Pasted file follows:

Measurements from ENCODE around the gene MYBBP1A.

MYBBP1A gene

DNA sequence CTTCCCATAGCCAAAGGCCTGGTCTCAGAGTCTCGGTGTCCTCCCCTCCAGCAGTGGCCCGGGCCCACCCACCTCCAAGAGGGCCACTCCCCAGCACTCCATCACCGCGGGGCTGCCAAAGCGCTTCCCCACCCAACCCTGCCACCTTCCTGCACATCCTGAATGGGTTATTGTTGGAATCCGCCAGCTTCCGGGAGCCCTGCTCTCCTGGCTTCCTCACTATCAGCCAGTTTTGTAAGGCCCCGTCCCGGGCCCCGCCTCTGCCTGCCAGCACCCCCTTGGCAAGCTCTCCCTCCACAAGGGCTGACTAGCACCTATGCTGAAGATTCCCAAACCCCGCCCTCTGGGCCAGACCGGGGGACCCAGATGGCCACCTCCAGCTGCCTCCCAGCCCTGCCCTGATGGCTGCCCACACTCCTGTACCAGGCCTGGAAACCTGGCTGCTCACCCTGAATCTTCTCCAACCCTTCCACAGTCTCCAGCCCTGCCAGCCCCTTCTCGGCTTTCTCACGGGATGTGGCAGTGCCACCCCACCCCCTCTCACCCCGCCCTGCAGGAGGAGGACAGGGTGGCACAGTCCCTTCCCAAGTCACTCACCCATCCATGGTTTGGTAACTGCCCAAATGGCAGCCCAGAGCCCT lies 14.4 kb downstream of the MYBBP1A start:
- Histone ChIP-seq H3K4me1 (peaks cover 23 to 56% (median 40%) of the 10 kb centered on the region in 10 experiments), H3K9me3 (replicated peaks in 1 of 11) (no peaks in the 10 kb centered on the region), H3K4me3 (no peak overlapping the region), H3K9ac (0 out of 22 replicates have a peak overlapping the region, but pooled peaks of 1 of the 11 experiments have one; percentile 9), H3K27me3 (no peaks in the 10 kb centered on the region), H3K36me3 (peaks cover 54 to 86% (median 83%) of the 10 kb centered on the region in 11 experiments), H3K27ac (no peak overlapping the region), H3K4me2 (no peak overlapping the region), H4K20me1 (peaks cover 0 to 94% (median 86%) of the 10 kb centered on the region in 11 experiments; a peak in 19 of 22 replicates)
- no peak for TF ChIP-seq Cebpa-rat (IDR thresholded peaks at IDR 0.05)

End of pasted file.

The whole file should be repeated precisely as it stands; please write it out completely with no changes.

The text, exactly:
Measurements from ENCODE around the gene MYBBP1A.

MYBBP1A gene

DNA sequence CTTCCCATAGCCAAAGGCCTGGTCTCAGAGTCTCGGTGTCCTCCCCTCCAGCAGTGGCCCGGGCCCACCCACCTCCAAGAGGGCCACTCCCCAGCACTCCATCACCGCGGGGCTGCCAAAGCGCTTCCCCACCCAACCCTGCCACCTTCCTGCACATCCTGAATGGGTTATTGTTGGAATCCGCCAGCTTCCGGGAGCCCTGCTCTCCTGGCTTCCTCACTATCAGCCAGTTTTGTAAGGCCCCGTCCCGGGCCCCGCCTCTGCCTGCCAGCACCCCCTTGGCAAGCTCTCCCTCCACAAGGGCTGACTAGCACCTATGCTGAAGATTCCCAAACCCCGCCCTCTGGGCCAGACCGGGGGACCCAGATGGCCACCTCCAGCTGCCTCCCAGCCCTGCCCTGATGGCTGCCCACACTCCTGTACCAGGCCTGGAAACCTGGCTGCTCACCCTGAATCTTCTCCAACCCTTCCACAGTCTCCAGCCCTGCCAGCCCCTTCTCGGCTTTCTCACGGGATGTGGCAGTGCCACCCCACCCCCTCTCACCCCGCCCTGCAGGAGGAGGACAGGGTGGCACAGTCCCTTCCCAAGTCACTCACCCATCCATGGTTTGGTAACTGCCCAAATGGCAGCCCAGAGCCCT lies 14.4 kb downstream of the MYBBP1A start:
- Histone ChIP-seq H3K4me1 (peaks cover 23 to 56% (median 40%) of the 10 kb centered on the region in 10 experiments), H3K9me3 (replicated peaks in 1 of 11) (no peaks in the 10 kb centered on the region), H3K4me3 (no peak overlapping the region), H3K9ac (0 out of 22 replicates have a peak overlapping the region, but pooled peaks of 1 of the 11 experiments have one; percentile 9), H3K27me3 (no peaks in the 10 kb centered on the region), H3K36me3 (peaks cover 54 to 86% (median 83%) of the 10 kb centered on the region in 11 experiments), H3K27ac (no peak overlapping the region), H3K4me2 (no peak overlapping the region), H4K20me1 (peaks cover 0 to 94% (median 86%) of the 10 kb centered on the region in 11 experiments; a peak in 19 of 22 replicates)
- no peak for TF ChIP-seq Cebpa-rat (IDR thresholded peaks at IDR 0.05)